That might still be confusing. To be absolutely clear, if a bit tedious, I'd put it this way:
${\displaystyle f(x)={\begin{cases}x^{2},&{\mbox{if }}x\in (-\infty ,-1]\\{\frac {1}{2}}x^{4}+{\frac {1}{2}},&{\mbox{if }}x\in (-1,1)\\x^{2},&{\mbox{if }}x\in [1,\infty )\end{cases}}}$
Each piece can be separately integrated using the basic rule for ${\displaystyle x^{n}}$:
${\displaystyle F(x)={\begin{cases}{\frac {1}{3}}x^{3}+C_{1},&{\mbox{if }}x\in (-\infty ,-1]\\{\frac {1}{10}}x^{5}+{\frac {1}{2}}x+C_{2},&{\mbox{if }}x\in (-1,1)\\{\frac {1}{3}}x^{3}+C_{3},&{\mbox{if }}x\in [1,\infty )\end{cases}}}$
To apply the second fundamental theorem of calculus to calculate
${\displaystyle \int _{-3}^{4}f(x)dx=F(4)-F(-3)={\frac {91}{3}}+C_{3}-C_{1},}$
we need ${\displaystyle F'(x)=f(x)}$ for all ${\displaystyle x\in [-3,4]}$. The only places where this might not hold are ${\displaystyle x=-1}$ and ${\displaystyle x=1}$. We need ${\displaystyle F(x)}$ to be differentiable, and thus continuous, at these points, so we need to have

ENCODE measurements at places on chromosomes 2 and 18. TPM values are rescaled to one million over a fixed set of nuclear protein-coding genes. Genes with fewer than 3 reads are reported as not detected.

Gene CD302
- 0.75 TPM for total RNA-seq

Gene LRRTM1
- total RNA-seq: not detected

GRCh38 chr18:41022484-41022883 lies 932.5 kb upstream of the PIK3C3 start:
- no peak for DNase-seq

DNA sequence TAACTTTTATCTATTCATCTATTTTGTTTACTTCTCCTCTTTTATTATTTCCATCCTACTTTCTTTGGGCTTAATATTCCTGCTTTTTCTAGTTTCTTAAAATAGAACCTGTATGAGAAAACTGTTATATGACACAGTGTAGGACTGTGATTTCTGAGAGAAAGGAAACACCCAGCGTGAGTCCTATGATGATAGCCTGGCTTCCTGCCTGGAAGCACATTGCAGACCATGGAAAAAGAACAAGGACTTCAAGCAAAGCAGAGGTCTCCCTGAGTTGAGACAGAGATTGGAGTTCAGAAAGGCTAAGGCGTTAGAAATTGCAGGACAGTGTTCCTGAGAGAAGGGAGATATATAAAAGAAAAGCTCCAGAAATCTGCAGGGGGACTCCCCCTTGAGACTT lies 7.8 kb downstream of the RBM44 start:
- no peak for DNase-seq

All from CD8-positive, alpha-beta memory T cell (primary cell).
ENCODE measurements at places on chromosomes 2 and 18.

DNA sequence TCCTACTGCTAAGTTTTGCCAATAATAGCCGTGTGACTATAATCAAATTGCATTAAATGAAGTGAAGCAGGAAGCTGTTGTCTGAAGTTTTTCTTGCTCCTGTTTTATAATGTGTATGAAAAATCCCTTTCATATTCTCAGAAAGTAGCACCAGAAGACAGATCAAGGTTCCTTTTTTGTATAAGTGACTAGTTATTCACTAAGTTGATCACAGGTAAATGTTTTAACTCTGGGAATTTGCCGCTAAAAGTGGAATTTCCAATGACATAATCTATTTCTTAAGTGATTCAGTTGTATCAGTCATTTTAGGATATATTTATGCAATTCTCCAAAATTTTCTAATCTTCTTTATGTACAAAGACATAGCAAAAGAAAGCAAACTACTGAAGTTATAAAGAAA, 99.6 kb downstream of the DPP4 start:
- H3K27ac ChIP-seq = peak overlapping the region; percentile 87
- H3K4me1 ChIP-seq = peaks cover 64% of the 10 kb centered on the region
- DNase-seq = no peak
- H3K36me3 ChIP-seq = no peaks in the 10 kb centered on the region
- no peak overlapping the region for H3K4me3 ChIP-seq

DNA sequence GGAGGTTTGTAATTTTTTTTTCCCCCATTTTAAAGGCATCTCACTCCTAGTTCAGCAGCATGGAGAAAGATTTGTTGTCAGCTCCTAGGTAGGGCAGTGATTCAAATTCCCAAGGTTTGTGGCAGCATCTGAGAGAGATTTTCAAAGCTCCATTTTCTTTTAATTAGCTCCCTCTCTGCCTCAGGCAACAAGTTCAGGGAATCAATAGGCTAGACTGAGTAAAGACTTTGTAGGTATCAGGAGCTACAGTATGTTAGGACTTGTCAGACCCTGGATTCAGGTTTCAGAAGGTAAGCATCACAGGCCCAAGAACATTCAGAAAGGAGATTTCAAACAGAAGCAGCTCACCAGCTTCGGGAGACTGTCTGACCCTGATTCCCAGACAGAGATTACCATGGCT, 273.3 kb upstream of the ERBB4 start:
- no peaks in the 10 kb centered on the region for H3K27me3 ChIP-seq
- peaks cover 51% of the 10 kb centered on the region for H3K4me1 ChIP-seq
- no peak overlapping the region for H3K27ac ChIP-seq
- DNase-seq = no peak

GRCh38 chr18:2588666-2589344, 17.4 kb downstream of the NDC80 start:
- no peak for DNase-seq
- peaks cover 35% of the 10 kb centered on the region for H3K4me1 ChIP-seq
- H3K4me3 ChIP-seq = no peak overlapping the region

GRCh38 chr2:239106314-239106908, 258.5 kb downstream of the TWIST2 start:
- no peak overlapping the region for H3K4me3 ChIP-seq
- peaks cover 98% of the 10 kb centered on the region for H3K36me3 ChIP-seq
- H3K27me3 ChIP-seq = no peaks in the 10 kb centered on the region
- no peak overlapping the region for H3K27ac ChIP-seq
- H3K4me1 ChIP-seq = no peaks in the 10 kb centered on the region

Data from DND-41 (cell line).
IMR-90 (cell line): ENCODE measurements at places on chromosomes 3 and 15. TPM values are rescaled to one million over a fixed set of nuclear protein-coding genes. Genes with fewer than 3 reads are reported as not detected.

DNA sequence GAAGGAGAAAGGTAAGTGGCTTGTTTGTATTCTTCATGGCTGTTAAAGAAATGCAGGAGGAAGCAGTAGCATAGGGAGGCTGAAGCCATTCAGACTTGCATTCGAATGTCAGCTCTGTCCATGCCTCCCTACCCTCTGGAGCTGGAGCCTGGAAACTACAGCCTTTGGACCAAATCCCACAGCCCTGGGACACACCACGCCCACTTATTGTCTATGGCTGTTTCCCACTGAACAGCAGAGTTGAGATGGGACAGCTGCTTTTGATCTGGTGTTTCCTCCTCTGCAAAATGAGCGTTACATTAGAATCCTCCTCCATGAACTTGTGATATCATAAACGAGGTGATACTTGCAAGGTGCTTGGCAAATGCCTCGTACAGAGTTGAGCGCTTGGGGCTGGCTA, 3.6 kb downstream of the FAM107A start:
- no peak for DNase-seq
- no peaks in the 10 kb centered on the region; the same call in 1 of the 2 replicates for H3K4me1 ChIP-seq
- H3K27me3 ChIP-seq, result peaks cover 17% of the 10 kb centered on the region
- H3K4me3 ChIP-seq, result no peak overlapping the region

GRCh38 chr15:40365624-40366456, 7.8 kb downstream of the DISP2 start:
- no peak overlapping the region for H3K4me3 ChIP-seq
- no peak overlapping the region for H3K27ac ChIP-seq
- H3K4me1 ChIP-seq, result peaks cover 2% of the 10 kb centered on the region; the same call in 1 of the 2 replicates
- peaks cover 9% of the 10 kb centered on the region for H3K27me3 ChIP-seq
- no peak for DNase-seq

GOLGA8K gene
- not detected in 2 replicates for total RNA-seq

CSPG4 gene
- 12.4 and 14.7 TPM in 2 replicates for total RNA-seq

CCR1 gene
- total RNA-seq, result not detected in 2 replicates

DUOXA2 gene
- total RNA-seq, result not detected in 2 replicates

{\displaystyle {\begin{aligned}{\frac {1}{3}}(-1)^{3}+C_{1}&={\frac {1}{10}}(-1)^{5}+{\frac {1}{2}}(-1)+C_{2}\\{\frac {1}{3}}1^{3}+C_{3}&={\frac {1}{10}}1^{5}+{\frac {1}{2}}1+C_{2}\end{aligned}}}
which leads to ${\displaystyle C_{2}=C_{1}+{\frac {4}{15}}}$ and ${\displaystyle C_{3}=C_{1}+{\frac {8}{15}}}$. This yields
${\displaystyle \int _{-3}^{4}f(x)dx=F(4)-F(-3)={\frac {91}{3}}+C_{3}-C_{1}={\frac {463}{15}},}$
which matches Jasper's other calculation. Indeed, the only thing different in these calculations is being careful about the constants; the original is OK except it's missing the ${\displaystyle C_{3}-C_{1}}$ bit. When dealing with integration constants, it is not a good idea to generally assume that you can just pick one arbitrarily (e.g. C=0, as Jasper did originally), because other considerations may constrain your choices. Here, continuity constrains you: you can pick one of the constants arbitrarily, but not all three of them! Differential equations are another area where being careless with the constants will cause you grief. -- 212.149.196.26 (talk) 23:02, 8 November 2013 (UTC)